Principles not generally understood; or, he is not a slave, you cannot flog him.

by Lisa Y. Henderson


The Fall Term of the Superior Court for Rowan County, was held in this town week before last: Judge Badger presided. There were but two criminal cases tried at this term: on one which there was a conviction of grand larceny. – Lemuel Bealey was found guilty, and sentenced to receive 30 lashes; 15 of which he received on Monday after Superior Court, the other 15 to be given him on the week of our next County Court.

There was one case tried at this term, which involves principles perhaps not generally understood. Major Haskins, and others, were indicted for a misdemeanor, in flogging a free negro, for some mischief he had done.  Maj. Haskins, it appears, procured two Justices of the Peace to authorize the infliction of the corporal punishment on the negro, supposing, no doubt, that the transaction would thereby be legalized. There is an old law of our state empowering Justices of the Peace to authorize the summary punishment of slaves, in cases of this kind; it was this law which led Maj. Haskins, and the Justices referred to, into the fatal error. The negro doubtless deserved punishing; but as he was free, the law knows no distinction between him and a white man. He should have been indicted, and brought into Court for trial, in the same manner that free white citizens are.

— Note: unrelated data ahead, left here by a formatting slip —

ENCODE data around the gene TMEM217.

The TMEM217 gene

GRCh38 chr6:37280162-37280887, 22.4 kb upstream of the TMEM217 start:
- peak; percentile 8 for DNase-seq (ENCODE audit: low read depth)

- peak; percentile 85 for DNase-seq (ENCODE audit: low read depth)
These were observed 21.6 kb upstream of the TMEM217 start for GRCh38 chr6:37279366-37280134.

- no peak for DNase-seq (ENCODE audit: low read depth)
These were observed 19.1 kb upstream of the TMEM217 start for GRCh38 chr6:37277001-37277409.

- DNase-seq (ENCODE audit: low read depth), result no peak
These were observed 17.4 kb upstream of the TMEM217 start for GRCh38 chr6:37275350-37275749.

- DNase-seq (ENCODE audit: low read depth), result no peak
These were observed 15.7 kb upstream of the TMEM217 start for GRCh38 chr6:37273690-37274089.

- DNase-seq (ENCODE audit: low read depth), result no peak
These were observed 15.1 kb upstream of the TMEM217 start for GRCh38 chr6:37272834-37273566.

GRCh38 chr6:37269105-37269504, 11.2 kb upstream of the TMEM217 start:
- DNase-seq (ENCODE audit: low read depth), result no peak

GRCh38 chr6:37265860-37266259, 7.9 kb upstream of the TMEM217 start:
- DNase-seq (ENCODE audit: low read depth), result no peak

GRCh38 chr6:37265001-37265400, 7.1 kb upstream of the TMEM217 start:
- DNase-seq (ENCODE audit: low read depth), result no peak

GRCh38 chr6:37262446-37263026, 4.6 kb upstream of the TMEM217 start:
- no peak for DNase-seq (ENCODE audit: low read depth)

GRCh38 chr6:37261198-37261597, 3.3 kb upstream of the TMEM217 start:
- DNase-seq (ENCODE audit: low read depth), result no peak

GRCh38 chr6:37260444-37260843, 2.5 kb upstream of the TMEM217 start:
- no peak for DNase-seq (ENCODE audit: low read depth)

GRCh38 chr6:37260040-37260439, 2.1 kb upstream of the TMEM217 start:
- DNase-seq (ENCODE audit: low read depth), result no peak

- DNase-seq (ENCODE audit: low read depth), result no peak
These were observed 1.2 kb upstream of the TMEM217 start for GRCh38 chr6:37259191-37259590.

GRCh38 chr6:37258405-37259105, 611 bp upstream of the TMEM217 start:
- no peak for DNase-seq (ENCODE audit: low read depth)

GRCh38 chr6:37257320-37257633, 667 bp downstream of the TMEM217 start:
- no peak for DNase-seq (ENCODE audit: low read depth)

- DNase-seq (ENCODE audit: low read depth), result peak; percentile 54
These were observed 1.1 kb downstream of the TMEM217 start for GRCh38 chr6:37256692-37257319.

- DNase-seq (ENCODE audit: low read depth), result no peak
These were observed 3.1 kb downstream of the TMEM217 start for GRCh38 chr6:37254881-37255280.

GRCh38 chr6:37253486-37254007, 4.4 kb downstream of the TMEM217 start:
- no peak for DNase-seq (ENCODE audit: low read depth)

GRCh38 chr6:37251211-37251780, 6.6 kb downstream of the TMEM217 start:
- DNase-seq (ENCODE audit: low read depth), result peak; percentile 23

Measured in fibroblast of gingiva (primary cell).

The jury found a verdict against the defendants of all that was charged in the indictment. Maj. Haskins was fined twelve hundred dollars; one of the justices 100, the other 100, and the constable who acted as executioner 10 shillings.

The negro David Valentine, has now commenced an action for damages against the plaintiffs in the above case.  Western Carolinian.

Newbern Sentinel, 9 November 1822.